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B.T.M. Watchmakers' Lathe
B.T.M. continued on Page 2

Literature is available for BTM Lathes

Other Lathes for watchmakers

Thought to have been first produced during WW2, when supplies of German machines by makers such as Lorch, G.Boley, Leinen and Wolf Jahn were unobtainable, the B.T.M. was a beautifully-made English watchmaker's lathe with a centre height of 50 mm and 165 mm available between centres - both the straight and gap beds some 254 mm long being available. However, the lathe must have been but a minor distraction for its makers, the British Tabulating Machine Company Limited, for this was a large organisation, long familiar with precision production methods, that may have made the machine to fulfil a Government contract.
B.T.M. were later to become ICT and then, in the 1970s, the well-known and very successful computer firm ICL. During the 1930s the company was based in Icknield Way, Letchworth in North Hertfordshire and licensed by the Tabulating Machine Company (TMC) of America (later IBM) to produce punched-card machines. However, in connection with the same products, they had also independently developed a particularly successful mechanism, the ingenious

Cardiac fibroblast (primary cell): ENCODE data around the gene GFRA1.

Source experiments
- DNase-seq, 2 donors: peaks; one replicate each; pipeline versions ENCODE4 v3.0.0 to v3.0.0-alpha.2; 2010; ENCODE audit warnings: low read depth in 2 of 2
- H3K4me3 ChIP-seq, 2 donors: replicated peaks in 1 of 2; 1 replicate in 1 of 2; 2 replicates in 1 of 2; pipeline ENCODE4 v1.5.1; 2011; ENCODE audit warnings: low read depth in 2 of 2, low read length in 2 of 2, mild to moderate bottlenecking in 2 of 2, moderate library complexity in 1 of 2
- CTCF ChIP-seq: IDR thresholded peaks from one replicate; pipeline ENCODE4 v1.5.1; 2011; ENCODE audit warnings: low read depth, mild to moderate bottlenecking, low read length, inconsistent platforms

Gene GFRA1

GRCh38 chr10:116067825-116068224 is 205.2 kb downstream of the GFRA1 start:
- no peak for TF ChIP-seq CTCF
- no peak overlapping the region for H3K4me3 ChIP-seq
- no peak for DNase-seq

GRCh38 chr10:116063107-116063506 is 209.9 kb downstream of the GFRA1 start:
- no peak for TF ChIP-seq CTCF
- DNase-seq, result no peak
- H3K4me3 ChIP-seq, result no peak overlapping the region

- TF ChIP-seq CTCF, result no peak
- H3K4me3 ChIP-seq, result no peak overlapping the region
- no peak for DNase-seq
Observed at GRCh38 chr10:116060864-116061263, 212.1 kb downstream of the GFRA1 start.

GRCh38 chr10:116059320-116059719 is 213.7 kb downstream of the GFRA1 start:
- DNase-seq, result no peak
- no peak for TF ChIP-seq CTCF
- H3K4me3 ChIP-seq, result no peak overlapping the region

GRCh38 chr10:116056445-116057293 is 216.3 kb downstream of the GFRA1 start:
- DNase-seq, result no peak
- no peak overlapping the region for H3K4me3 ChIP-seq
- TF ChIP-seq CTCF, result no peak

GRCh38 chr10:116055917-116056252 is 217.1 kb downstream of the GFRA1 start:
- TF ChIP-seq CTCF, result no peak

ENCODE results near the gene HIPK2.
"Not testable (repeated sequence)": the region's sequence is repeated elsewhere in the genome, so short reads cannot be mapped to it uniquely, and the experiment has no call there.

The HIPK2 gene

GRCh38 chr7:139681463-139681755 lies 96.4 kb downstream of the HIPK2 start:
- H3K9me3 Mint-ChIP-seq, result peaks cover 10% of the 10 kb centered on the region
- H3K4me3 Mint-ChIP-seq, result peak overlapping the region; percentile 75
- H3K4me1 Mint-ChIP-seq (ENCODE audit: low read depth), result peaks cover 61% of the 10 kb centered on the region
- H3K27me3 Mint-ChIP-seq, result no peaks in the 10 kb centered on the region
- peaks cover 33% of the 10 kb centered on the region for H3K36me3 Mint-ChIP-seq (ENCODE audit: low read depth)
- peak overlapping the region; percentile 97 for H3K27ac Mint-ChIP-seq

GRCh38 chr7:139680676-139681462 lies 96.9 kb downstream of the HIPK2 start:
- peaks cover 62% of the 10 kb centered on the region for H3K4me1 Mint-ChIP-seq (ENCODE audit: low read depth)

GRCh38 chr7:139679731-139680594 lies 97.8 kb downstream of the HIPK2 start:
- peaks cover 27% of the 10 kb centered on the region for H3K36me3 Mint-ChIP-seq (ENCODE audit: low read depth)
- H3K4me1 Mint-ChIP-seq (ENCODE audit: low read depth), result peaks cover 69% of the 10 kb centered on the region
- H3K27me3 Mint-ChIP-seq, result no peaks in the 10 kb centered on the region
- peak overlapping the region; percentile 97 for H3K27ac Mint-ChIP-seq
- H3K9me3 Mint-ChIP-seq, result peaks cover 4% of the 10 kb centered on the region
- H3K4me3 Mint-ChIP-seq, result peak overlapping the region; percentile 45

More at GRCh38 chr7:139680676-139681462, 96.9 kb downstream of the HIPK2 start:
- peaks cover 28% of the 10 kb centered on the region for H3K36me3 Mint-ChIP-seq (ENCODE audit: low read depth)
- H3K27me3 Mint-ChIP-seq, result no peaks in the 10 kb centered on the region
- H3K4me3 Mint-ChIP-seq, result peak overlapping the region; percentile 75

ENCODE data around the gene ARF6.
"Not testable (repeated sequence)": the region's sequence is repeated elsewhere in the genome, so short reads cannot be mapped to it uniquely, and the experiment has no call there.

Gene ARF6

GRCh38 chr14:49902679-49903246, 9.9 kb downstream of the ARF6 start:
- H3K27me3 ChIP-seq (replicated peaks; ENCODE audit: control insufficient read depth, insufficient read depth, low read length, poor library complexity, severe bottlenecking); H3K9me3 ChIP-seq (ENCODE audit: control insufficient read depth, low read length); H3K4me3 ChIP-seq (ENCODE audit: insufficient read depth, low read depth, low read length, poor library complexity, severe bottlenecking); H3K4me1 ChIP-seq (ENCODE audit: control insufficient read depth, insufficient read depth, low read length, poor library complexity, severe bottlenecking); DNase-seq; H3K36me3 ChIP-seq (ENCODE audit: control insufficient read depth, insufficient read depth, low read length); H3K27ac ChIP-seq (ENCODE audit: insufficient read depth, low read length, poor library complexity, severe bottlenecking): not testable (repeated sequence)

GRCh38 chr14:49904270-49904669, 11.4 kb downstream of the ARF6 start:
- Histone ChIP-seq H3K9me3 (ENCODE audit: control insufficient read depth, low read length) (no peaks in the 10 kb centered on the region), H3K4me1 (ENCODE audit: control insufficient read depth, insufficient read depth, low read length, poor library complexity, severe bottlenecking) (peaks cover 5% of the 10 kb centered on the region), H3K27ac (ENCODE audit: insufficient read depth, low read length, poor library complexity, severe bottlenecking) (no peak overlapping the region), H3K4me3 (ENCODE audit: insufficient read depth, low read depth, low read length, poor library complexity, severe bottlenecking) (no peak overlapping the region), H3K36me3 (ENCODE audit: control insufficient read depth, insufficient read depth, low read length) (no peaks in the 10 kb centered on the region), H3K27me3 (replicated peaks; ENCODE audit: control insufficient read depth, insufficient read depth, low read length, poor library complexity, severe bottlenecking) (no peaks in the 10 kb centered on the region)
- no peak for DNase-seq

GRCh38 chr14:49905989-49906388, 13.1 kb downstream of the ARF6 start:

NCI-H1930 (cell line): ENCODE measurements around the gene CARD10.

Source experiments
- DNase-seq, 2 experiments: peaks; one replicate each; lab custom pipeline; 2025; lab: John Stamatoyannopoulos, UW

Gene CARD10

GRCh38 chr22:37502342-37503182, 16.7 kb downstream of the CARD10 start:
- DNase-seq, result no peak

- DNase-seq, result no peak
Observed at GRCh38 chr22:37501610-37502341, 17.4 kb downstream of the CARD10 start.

Rolling-total Tabulator, a device that was to be further developed by B.T.M. (and adopted by IBM) and play an important part in scientific and commercial calculations during the 1940s and 1950s. Of even greater interest is that their background in complex machines gave B.T.M. the experience and skills necessary to undertake the development and manufacture of the 210 massive and ingenious mechanical "Bombe" mechanisms (known internally by the company as the 6/6502 or CANTAB) used at Bletchley Park from 1940 to 1945 as part of the programme to decoded enemy signals during World War Two. The "Bombe" was not a form of electronic computer, but an electromechanical device cleverly designed to rapidly "mirror" the operation of a German Enigma code machine.  The book "Hut Six" by Gordon Welchman (SBN 10: 0947712348  and ISBN 13: 9780947712341) gives a fascinating insight into the part played by the BTM Bombes in WW2
Continued below:

The complete B.T.M. outfit in its fitted wooden box as offered on the civilian market during the late 1940s